{% if not public_version %}
      <!-- The variables used here are only provided when the 'u' param is given to the homeserver -->
      <form method="post" action="consent">
        <input type="hidden" name="v" value="{{version}}"/>
        <input type="hidden" name="u" value="{{user}}"/>
        <input type="hidden" name="h" value="{{userhmac}}"/>
        <input type="submit" value="Sure thing!"/>
    {% endif %}
  3. Restart Synapse to apply the changes.

Visiting https://<server>/_matrix/consent should now give you a view of the privacy document. This is what users will be able to see when registering for accounts.

It may be useful to manually construct the "consent URI" for a given user - for instance, in order to send them an email asking them to consent. To do this, take the base https://<server>/_matrix/consent URL and add the following query parameters:

  • u: the user id of the user. This can either be a full MXID ( or just the localpart (user).

  • h: hex-encoded HMAC-SHA256 of u using the form_secret as a key. It is possible to calculate this on the commandline with something like:

    echo -n '<user>' | openssl sha256 -hmac '<form_secret>'

    This should result in a URI which looks something like: https://<server>/_matrix/consent?u=<user>&h=68a152465a4d....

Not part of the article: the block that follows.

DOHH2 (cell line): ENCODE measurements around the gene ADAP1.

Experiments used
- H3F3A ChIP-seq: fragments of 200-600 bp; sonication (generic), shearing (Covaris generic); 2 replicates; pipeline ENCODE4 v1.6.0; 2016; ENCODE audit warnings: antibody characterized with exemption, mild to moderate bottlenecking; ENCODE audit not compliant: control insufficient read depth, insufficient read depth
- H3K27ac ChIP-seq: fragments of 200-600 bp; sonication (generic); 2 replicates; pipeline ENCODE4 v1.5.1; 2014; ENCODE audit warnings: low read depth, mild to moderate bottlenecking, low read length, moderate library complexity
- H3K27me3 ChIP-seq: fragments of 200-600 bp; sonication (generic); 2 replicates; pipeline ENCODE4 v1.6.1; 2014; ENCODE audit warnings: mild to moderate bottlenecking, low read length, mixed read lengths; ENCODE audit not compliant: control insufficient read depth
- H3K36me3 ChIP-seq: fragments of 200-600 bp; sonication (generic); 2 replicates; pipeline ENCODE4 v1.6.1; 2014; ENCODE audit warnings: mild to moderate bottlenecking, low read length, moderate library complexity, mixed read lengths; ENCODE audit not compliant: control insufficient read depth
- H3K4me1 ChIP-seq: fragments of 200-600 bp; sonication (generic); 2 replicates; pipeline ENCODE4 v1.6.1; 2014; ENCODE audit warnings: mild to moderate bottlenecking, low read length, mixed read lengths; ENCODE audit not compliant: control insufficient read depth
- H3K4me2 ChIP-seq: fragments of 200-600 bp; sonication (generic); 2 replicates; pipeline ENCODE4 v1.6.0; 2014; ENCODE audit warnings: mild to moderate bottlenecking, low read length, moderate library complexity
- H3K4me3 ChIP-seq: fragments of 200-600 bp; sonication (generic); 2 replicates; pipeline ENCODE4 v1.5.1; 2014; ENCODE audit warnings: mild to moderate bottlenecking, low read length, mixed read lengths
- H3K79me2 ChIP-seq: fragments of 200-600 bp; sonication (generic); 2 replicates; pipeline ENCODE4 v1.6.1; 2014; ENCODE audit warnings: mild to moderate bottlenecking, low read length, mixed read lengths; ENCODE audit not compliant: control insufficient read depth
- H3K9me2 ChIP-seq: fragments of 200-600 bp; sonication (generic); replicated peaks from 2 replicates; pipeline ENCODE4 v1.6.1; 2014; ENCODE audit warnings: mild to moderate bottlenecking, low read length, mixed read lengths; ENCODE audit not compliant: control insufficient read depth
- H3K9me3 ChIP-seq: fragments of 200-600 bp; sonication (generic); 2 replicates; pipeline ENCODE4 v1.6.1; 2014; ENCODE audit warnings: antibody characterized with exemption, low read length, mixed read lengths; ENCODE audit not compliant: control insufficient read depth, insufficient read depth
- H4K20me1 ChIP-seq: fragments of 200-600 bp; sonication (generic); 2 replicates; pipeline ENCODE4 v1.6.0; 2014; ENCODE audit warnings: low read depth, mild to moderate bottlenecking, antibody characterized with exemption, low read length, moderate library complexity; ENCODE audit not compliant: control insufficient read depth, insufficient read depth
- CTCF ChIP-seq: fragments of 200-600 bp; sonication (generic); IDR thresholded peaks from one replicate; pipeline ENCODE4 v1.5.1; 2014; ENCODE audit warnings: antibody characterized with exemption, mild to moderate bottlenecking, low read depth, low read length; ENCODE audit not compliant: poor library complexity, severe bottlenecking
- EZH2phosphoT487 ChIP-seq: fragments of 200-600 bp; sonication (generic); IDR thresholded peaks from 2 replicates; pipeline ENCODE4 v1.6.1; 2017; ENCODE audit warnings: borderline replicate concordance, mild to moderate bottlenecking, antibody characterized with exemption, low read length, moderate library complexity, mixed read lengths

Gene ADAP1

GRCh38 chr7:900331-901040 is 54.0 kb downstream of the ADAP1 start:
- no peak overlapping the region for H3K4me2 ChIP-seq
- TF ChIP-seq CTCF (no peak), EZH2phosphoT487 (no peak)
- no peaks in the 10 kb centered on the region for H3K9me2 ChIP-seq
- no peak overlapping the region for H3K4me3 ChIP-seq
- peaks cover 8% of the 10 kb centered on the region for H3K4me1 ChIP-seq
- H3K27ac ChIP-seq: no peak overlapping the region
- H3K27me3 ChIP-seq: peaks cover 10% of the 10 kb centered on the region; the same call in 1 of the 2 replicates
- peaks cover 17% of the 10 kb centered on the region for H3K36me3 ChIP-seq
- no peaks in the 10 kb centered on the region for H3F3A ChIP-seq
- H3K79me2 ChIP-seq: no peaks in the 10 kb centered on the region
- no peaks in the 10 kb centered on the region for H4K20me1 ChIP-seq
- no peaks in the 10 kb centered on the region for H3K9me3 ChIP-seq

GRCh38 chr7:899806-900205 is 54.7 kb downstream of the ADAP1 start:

Note that not providing a u parameter will be interpreted as wanting to view the document from an unauthenticated perspective, such as prior to registration. Therefore, the h parameter is not required in this scenario. To enable this behaviour, set require_at_registration to true in your user_consent config.

Sending users a server notice asking them to agree to the policy

It is possible to configure Synapse to send a server notice to anybody who has not yet agreed to the current version of the policy. To do so:

  • ensure that the consent resource is configured, as in the previous section

  • ensure that server notices are configured, as in the server notice documentation.

  • Add server_notice_content under user_consent in homeserver.yaml. For example:

        msgtype: m.text
        body: >-
          Please give your consent to the privacy policy at %(consent_uri)s.

    Synapse automatically replaces the placeholder %(consent_uri)s with the consent uri for that user.

  • ensure that public_baseurl is set in homeserver.yaml, and gives the base URI that clients use to connect to the server. (It is used to construct consent_uri in the server notice.)

Blocking users from using the server until they agree to the policy

Synapse can be configured to block any attempts to join rooms or send messages until the user has given their agreement to the policy. (Joining the server notices room is exempted from this).

To enable this, add block_events_error under user_consent. For example:

  block_events_error: >-
    You can't send any messages until you consent to the privacy policy at

Synapse automatically replaces the placeholder %(consent_uri)s with the consent uri for that user.

ensure that public_baseurl is set in homeserver.yaml, and gives the base URI that clients use to connect to the server. (It is used to construct consent_uri in the error.)